“We are very pleased to announce that Rauma shipyard’s shipbuilding tradition, together with Tallink, will continue with RMC’s building of a new Shuttle ship. It is a great honor to be signing a letter of intent with our old friends at Tallink who have always shown appreciation for the shipbuilding expertise in Rauma. This is an opportunity for us to utilize our longstanding experience and to help steer the ship traffic between Finland and Estonia in a more environmentally friendly direction,” says Heinimaa.
During the upcoming months, Tallink Grupp and RMC will work on finalizing the contract and financial arrangements.
RMC’s previous car and passenger ferry m/s Hammershus, built for Danish ferry operator Molslinjen, began operating in Denmark in September. The company is also cooperating with the shipyard in Turku on building ship blocks for a large cruise ship.
Cooperation between ship building company Rauma Marine Constructions (RMC) and Meyer Turku, at Turku shipyard, is expanding with the addition of a new ship block order. The newest order brings the total of ship blocks built at Rauma shipyard to eight. The additional order comes at a good time for RMC, whose first newbuild, a car and passenger ferry ordered by Molslinjen, began operating in Denmark during September.
At the beginning of the summer, the cooperation between RMC and Meyer Turku was announced with the news that Meyer Turku had placed an order from RMC for two blocks for the hull of the cruise ship Costa Smeralda. The cooperation has since been extended, with RMC and Meyer having signed additional contracts for multiple additional blocks. In addition to the two blocks that have already been delivered to Meyer, two blocks are currently being built at the shipyard and contracts for four new blocks have been signed.
“The additional orders are an indication of our successful cooperation with Meyer. The building of these ship blocks will continue late into spring 2019. The cooperation ensures the base load of the ship block factory and also provides valuable experience for future projects,” says Jyrki Heinimaa, CEO, Rauma Marine Constructions.
The Costa Smeralda cruise ship will be delivered by Meyer to the owner in autumn 2019.
RMC’s firstborn begins operating in Denmark
Meyer’s ship block order comes at a good time for RMC, with the recent general overhaul of Finnish Environment Institute’s (SYKE) research vessel Aranda, and RMC’s first newbuilding vessel having been completed at the end of the summer. The newbuild, a car and passenger ferry named Hammershus, and built for Molslinjen, began operating in Denmark in September. Hammershus bears a specific significance for RMC, it being the company’s first newbuild vessel.
Over 250 workers were involved in the building process of the 158-meter long and 23.5-meter wide ferry and its impact on employment has totaled around 1,000 person-years. The vessel’s passenger capacity is 720 people, along with 20 crew members.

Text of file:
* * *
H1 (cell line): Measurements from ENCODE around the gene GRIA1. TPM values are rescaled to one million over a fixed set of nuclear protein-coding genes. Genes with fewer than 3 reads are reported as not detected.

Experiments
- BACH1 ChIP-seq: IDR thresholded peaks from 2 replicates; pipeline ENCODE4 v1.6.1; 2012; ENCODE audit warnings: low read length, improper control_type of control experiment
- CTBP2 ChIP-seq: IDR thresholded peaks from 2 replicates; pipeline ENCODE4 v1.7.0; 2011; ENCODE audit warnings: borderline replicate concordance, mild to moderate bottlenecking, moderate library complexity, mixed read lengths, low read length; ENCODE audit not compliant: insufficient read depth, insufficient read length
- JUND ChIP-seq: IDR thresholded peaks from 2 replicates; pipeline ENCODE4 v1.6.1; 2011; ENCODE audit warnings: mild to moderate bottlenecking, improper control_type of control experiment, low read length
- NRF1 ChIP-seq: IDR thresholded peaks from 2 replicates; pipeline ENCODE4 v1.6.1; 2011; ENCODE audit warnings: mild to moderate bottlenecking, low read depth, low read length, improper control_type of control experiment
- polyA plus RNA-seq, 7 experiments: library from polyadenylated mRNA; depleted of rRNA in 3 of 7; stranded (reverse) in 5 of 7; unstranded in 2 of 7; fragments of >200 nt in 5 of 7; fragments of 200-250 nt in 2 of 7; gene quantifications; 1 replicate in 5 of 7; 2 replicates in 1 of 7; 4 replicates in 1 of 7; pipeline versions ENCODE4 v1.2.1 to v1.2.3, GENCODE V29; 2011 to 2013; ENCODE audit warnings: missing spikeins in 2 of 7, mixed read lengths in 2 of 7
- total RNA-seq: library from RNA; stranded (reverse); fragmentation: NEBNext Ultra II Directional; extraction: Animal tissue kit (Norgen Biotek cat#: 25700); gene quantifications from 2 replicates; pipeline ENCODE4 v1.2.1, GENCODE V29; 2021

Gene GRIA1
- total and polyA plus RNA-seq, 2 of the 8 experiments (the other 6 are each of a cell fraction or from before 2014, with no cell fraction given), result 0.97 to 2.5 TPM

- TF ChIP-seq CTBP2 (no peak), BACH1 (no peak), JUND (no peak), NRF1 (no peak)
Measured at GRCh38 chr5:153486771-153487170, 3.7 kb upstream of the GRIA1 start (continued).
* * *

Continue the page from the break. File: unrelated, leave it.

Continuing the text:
The car and passenger ferry can travel up to 17.7 knots. It runs on sulphur-free fuel and consumes less fuel compared to previous vessels. This was made possible by the fuel efficient Wärtsilä main engines, as well as the shape of the hull. In addition, the vessel complies with all current and upcoming environmental regulations.
Watch a video of RMC’s first newbuild vessel:
Additional information and interview requests:
Laura Virtanen, Rauma Marine Constructions
+358 50 528 0068
Rauma Marine Constructions (RMC) is a wholly Finnish-owned shipbuilding company formed in summer 2014 in Rauma. RMC specializes in building and servicing multipurpose icebreakers, car and passenger ferries and naval vessels. More information available at www.rmcfinland.fi.
The research vessel ‘Aranda’, owned by the Finnish Environment Institute (SYKE), has been undergoing a general overhaul at the RMC shipyard in Rauma since last summer. During the conversion, the ship was lengthened by seven metres. The vessel will be handed over to SYKE this spring.
Aranda’s substantial renewal project is approaching its conclusion. During the conversion project, a brand new, 5.4-metre-long section was added in the middle of the vessel. In addition, the vessel’s rear and quarter deck was also reshaped and slightly lengthened. Due to the additional metres, it was possible to enlarge the research and laboratory rooms. When the renovation is finished, the environmental impact of the vessel will be further reduced. Furthermore, with the renovation, SYKE will guarantee Aranda’s optimal operational performance until the 2030’s.
This large renewal project was executed at Rauma Marine Constructions shipyard in Rauma, Finland. The project is significant for Rauma Marine Constructions because Finnish state-owned vessels are one of the most important strategic focus areas for the company.
Along with Aranda’s renovation, a Danish vessel is also being constructed at the shipyard. The vessel, ordered by Danish shipping company Molslinjen, will be delivered in June 2018.
Ainomaija Kylänpää, Rauma Marine Constructions
+358 40 5376720
Time-lapse video: Aranda’s conversion:
Finnish shipbuilding company, Rauma Marine Constructions (RMC), has today launched its first newbuilding order; a car and passenger ferry for Danish shipping company, Molslinjen. The 158-meter ferry was launched from the Rauma shipyard and is scheduled for delivery in June 2018.
Rauma Marine Constructions’ first shipbuilding order, a 158-meter car and passenger ferry for Danish ferry operator Molslinjen, was launched today from the Rauma shipyard. In March 2017, the construction of the ship started, ahead of schedule, and construction has progressed as planned.